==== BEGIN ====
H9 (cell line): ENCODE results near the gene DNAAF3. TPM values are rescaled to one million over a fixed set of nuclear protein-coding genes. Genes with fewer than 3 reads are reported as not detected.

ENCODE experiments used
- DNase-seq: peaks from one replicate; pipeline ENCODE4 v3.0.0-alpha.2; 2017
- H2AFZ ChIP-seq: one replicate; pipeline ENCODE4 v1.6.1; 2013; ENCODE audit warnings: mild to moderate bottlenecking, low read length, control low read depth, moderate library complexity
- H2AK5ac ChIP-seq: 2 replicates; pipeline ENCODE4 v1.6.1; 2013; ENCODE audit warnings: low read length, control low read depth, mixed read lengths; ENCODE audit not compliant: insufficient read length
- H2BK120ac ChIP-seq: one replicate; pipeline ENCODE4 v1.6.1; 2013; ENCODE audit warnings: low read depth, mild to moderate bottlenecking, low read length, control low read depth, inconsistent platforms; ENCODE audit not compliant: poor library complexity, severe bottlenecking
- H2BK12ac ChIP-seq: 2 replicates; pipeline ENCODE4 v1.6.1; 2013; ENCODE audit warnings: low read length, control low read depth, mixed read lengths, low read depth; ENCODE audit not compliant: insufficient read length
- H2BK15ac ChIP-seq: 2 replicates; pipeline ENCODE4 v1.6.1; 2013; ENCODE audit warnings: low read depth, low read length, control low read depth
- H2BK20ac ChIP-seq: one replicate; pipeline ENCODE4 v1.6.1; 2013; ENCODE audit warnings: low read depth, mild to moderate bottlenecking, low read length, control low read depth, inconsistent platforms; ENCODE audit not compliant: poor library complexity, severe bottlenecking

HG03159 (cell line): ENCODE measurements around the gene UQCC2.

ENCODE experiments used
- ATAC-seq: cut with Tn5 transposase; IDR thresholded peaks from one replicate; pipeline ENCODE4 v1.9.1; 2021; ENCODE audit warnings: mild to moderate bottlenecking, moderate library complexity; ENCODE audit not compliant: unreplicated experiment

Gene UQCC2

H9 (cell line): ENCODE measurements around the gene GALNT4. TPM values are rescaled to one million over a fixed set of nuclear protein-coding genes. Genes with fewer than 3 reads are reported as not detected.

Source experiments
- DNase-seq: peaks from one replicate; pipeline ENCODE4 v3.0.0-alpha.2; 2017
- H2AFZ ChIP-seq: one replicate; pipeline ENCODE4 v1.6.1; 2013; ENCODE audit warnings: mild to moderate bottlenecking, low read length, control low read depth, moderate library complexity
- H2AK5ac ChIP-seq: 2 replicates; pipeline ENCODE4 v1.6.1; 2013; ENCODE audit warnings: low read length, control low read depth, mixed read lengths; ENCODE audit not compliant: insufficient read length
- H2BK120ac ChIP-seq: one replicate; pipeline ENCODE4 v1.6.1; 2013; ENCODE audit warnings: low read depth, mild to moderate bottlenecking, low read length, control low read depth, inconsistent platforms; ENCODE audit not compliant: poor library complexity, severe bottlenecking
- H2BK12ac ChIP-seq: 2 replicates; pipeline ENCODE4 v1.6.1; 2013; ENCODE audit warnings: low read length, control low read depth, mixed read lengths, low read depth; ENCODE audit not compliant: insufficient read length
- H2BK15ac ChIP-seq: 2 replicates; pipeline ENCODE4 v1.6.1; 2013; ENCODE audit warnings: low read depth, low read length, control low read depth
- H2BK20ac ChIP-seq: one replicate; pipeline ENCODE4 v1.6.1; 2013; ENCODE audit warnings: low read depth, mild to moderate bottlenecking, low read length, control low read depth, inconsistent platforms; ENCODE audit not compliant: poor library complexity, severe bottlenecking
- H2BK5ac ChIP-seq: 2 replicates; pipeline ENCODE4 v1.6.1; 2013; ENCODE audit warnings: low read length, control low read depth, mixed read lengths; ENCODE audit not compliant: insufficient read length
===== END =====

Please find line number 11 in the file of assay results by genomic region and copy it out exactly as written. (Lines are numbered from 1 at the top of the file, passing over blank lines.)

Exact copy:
ENCODE experiments used